Charles Tennyson Turner

(1808-1879 / England)

The White Horse Of Westbury - Poem by Charles Tennyson Turner

As from the Dorset shore I travell'd home,
I saw the charger of the Wiltshire wold;
A far-seen figure, stately to behold,
Whose groom the shepherd is, the hoe his comb;
His wizard-spell even sober daylight own'd;
That night I dream'd him into living will;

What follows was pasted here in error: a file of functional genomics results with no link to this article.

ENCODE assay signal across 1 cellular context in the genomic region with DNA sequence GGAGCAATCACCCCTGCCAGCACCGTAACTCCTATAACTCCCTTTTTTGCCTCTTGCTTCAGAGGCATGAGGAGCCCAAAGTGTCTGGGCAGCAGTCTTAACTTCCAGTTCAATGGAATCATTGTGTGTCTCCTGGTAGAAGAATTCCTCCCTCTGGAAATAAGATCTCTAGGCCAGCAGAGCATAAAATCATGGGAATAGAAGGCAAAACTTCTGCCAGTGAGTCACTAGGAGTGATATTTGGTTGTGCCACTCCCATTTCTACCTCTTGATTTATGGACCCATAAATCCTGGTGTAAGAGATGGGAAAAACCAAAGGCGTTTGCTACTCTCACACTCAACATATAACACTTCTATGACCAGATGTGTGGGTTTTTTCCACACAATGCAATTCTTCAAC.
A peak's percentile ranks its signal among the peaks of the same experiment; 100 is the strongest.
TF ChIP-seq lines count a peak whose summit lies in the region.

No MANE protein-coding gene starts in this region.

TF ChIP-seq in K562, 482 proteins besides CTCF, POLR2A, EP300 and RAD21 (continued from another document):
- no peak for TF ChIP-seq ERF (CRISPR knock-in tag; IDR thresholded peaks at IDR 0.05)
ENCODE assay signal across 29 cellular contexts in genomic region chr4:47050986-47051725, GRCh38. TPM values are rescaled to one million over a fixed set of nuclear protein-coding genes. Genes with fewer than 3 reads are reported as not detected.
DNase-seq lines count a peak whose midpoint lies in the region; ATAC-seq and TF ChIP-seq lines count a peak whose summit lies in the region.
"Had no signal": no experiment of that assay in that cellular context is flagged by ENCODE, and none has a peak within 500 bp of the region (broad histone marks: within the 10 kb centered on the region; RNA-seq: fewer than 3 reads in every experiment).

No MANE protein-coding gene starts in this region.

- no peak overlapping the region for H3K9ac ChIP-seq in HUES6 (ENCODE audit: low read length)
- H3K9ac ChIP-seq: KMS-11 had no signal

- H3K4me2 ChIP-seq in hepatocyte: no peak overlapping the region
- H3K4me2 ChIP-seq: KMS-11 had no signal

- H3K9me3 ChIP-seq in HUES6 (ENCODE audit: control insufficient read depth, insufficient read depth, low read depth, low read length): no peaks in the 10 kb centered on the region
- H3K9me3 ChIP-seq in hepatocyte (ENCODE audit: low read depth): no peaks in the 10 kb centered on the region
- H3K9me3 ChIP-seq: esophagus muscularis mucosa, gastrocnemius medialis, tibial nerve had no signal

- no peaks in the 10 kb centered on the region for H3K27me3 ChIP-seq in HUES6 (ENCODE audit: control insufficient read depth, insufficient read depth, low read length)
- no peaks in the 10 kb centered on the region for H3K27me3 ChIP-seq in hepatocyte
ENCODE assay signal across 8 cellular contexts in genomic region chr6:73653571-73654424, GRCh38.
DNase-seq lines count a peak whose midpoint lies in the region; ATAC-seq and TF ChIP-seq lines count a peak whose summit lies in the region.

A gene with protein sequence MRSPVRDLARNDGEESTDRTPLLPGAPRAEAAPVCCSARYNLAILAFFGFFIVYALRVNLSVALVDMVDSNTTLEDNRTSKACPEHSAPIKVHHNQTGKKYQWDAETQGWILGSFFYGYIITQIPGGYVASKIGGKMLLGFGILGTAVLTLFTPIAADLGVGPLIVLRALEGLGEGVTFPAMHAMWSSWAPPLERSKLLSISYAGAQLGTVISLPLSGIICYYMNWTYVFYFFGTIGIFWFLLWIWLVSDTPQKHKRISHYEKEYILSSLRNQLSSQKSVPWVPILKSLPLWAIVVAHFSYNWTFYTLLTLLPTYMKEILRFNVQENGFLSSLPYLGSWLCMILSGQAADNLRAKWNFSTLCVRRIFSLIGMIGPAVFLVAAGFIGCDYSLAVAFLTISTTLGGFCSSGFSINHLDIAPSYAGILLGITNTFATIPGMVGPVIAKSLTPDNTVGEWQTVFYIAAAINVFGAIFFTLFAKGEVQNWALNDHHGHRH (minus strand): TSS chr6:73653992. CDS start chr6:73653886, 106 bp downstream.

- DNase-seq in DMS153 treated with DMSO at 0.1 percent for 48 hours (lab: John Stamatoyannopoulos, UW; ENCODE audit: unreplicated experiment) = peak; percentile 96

He neigh'd - and straight, the chalk pour'd down the hill hill;
He shook himself and all beneath was stoned;
Hengist and Horsa shouted o'er my sleep,
Like fierce Achilles; while that storm-blanch'd horse
Sprang to the van of all the Saxon Force,
And push'd the Britons to the Western deep;
Then, dream-wise, as it were a thing of course,
He floated upwards, and regain'd the steep.

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Poem Submitted: Wednesday, April 21, 2010



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